Random House AUS
Copy courtesy of the publisher via NetGalley
Katherine has lost almost everything. Her unborn child. Her husband. Her career. She’s been diagnosed with a terminal illness, told that she has no long left to live. Her body can no longer process food and absorb nutrients and so her organs are slowly shutting down. She has a few months left, maybe more if she’s lucky.
She seeks refuge and peace for the end of her life in a cabin in the wilderness that’s a 2 mile hike from the road. She takes only the bare essentials, leaving behind everything else from her life. The cabin is basic and surrounded by forest but Katherine still can’t shake the feeling that she’s being watched or, as she sleeps at night, that something is just outside her cabin, its breathing matching hers.
Danny is a returned veteran from the Vietnam war who had been squatting in the cabin until Katherine bought it. Now he’s retreated further up the hill to the crumbling mansion he calls Gatsby’s house but he watches over Katherine. He made a promise to himself, that he’d never hurt anyone else again, so he can’t go near her, he can’t touch her. But then a thunderstorm changes everything and when their worlds collide, it’s an explosion of passion and loss of control that could destroy them both.
This book is described as a love story but….for me, I’m not sure I’d agree with the term. Obsession? Yes. Distraction? Absolutely. But love? I’m honestly not sure about that. I’m not even sure it’s really written to portray that – the way that it comes about doesn’t feel much like love at all.
This book is set in the 60s and whatever Katherine is suffering from, the doctors can give her no answers. She’s seen three and they’ve all given her the same depressing diagnosis. Her illness appears to be terminal, so Katherine decides to retreat from the world to a remote cabin where she will live out her last days in a very simple manner. On arriving, Katherine always feels like she’s being watched….because she is, as it later turns out.
Both of the characters are in very dark places. Katherine is just 38 and has lost everything she’s ever worked hard for and she’s been told that she’ll die probably in a matter of months. Danny is suffering from what would these days be classed as a sort of post traumatic stress disorder from the horrors he experienced in Vietnam. He has been living a solitary life as well, squatting in the cabin that Katherine is now living in. He often spends his days watching her and his nights just outside her cabin. When a thunderstorm triggers a need for human comfort, Danny bridges the gap between watching and…being.
I know that to judge Katherine’s actions, you have to at least attempt to put yourself into her place. She doesn’t believe she has very long to live. She’s on her own, has been living on her own for some time. She’s probably excruciatingly lonely, she’s grieving and she’s had plenty of time to think and regret. Danny as well, is traumatised and grieving and has also had plenty of time to think, regret and make promises to himself. They fall into a passionate sort of….affair? Relationship? None of these labels feel particularly accurate, to tell the truth. I’m not sure what it was they shared, it seemed to go deeper than both affair and relationship but yet it never felt like love. It felt like desperation expressed through an awful lot of sex. Like both of them were trying to live.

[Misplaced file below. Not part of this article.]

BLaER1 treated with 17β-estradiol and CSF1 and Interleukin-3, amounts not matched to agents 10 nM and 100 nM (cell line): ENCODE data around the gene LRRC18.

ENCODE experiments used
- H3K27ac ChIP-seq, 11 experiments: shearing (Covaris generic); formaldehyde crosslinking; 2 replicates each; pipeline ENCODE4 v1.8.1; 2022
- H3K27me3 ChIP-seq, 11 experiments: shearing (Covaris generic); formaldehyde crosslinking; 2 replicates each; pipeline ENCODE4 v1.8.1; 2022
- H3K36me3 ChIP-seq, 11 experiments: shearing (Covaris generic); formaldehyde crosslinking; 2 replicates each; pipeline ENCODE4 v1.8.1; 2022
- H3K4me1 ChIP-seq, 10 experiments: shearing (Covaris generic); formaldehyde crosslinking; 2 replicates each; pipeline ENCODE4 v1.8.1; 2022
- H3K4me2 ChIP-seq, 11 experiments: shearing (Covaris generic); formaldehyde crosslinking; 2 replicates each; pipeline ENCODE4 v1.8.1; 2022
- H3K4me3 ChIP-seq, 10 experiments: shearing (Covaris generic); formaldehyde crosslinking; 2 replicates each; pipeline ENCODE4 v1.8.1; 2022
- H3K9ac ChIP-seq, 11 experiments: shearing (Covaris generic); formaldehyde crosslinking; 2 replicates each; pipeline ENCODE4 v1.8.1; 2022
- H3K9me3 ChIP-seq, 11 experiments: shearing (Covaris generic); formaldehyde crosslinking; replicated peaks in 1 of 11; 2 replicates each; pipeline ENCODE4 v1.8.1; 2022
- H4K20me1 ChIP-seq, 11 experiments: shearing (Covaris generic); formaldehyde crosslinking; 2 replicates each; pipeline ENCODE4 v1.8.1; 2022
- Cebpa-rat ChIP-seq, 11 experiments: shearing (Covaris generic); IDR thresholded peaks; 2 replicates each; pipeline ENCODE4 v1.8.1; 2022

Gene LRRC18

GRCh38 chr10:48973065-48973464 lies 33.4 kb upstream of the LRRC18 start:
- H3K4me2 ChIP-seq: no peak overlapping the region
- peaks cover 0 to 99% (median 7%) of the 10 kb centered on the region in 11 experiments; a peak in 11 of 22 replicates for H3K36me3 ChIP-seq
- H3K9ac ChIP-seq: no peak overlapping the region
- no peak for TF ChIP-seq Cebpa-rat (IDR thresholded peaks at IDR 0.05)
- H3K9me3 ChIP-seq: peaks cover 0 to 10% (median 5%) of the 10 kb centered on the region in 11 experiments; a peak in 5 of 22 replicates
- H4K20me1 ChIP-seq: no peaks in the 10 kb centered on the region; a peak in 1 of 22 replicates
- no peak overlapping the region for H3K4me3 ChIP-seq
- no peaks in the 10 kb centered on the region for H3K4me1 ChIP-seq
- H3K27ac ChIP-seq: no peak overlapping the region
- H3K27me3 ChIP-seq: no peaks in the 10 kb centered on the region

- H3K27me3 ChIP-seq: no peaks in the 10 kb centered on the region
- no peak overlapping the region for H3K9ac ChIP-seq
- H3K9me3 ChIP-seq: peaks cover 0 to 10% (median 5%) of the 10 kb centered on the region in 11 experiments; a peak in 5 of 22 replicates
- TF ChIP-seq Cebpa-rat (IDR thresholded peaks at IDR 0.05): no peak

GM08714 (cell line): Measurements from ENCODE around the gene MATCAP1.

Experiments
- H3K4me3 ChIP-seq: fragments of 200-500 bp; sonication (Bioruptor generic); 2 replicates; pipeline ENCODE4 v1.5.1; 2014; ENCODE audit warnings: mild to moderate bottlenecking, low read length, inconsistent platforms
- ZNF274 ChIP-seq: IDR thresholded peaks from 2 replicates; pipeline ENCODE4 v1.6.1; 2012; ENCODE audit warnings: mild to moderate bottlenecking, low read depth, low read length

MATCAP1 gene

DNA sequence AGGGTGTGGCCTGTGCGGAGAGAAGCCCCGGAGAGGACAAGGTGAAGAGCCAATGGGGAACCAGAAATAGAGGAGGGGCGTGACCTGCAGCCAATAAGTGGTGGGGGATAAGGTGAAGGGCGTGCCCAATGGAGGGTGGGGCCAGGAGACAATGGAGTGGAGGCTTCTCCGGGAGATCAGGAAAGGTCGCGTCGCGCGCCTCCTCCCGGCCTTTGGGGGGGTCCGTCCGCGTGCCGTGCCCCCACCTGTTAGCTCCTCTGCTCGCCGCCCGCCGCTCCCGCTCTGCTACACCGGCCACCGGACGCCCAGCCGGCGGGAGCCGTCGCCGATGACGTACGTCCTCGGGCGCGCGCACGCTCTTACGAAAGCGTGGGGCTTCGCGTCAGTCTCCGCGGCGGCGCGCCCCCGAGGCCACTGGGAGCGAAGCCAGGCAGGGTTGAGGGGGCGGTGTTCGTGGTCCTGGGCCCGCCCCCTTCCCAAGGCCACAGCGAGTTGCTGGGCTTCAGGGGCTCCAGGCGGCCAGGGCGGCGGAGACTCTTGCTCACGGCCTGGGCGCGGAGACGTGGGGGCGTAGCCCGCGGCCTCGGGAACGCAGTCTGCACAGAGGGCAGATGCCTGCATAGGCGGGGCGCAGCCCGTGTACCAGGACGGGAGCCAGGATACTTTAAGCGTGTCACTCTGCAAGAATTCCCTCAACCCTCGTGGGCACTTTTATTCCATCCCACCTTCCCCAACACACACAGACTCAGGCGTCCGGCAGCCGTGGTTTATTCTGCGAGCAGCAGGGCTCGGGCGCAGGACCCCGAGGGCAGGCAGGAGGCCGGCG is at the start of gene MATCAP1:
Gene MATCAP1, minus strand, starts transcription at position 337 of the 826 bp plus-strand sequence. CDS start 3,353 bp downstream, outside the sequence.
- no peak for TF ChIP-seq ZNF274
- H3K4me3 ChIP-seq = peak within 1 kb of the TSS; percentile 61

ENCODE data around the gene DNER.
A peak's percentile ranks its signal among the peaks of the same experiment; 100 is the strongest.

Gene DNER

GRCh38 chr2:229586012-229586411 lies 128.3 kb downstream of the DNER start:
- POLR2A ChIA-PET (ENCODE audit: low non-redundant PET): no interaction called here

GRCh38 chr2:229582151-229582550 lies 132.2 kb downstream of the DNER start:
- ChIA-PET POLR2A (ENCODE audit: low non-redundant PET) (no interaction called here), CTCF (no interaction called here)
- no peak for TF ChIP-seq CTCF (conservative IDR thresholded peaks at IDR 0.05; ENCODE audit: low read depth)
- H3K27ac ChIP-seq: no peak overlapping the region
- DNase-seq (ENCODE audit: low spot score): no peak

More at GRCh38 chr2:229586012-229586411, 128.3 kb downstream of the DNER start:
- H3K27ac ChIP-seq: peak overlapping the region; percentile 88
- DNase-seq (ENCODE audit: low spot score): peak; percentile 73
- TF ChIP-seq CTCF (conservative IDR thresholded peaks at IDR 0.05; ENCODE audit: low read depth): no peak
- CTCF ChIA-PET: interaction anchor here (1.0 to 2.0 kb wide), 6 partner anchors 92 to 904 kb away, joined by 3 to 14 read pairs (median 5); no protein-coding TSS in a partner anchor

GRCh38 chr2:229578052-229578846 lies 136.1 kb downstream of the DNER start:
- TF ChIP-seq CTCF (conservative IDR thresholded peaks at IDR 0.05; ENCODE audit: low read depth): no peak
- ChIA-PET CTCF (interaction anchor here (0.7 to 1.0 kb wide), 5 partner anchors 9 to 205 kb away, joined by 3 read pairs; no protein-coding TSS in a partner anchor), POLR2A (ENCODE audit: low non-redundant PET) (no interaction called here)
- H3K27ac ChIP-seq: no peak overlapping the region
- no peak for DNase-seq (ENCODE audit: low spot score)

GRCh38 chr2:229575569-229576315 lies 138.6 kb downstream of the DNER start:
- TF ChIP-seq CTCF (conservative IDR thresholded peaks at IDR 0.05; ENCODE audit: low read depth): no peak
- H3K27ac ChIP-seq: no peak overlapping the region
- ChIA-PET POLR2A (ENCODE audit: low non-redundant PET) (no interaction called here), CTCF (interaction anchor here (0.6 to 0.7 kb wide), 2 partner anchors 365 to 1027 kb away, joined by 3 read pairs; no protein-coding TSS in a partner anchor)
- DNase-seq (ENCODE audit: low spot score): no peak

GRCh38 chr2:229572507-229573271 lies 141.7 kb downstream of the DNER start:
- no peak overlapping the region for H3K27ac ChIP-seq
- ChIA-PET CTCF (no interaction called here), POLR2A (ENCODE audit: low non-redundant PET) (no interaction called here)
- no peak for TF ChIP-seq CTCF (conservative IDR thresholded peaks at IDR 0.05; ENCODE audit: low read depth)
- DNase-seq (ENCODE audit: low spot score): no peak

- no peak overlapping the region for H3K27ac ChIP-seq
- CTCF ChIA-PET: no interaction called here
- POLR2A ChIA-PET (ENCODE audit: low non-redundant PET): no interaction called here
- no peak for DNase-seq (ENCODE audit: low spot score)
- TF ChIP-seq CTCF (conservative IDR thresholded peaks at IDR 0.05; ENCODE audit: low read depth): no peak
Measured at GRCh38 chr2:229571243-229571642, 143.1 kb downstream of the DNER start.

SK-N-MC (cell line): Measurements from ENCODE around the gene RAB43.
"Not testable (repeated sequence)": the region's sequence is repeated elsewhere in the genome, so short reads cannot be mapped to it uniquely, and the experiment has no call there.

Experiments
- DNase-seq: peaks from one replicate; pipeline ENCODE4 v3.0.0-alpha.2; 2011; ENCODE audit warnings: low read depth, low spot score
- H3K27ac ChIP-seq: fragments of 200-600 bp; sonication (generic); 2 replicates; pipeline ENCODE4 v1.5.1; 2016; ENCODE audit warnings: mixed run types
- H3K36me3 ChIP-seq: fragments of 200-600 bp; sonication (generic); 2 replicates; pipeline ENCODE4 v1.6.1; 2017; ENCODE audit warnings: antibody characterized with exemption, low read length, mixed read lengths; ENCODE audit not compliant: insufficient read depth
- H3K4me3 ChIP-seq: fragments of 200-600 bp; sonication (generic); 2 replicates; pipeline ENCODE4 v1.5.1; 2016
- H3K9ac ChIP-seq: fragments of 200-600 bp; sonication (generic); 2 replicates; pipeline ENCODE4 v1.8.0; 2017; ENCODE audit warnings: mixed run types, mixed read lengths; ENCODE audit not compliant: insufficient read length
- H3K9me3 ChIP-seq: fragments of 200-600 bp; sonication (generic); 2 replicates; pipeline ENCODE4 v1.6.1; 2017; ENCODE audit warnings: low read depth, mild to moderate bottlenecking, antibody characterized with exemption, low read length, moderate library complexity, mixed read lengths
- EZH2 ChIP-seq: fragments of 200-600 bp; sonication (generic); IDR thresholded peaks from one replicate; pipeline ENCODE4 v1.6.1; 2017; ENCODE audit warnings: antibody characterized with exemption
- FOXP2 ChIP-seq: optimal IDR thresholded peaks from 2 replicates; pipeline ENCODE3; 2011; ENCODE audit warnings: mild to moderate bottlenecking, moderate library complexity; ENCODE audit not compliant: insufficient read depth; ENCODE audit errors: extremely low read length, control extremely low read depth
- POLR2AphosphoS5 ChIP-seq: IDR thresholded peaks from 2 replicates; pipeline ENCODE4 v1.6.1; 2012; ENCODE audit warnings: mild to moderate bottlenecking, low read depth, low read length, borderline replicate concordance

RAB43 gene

Whilst the writing is rather lovely and I did enjoy the comparisons to The Great Gatsby I have to say that I did have a lot of trouble connecting to the actual story itself. Katherine is abrasive and taciturn (probably not without reason) and Danny obviously, psychologically traumatised which means that their relationship for lack of a better term, doesn’t really evolve. They have sex, but apart from that there’s little else in the way of interaction other than some scenes which might really border on the disturbing. There’s a significant age gap between Katherine and Danny (some 18 or so years?) which did raise a lot of questions for me about Danny was really seeking, especially given his childhood and experiences overseas. Katherine as well obviously had issues revolving around children and loss and at times it seemed as though they were desperately trying to have the other fill a role that they needed, that they’d been denied in their lifetime, which only served to make their desperate sex scenes all the more awkward, especially when Danny relates a story from his childhood about breastfeeding.
When one character has been diagnosed with a fatal illness and the other bears heavy emotional and mental trauma it’s obvious you don’t hope for some sort of happy ending. Even with that knowledge, the ending lacked considerably for me. It felt somehow….idyllic and a bit glossed over as well as disappointing because of its lack of depth. I can’t really say I enjoyed this book – I did get briefly engaged during parts but for me, it actually fell apart after Danny and Katherine actually came face to face.
Book #82 of 2015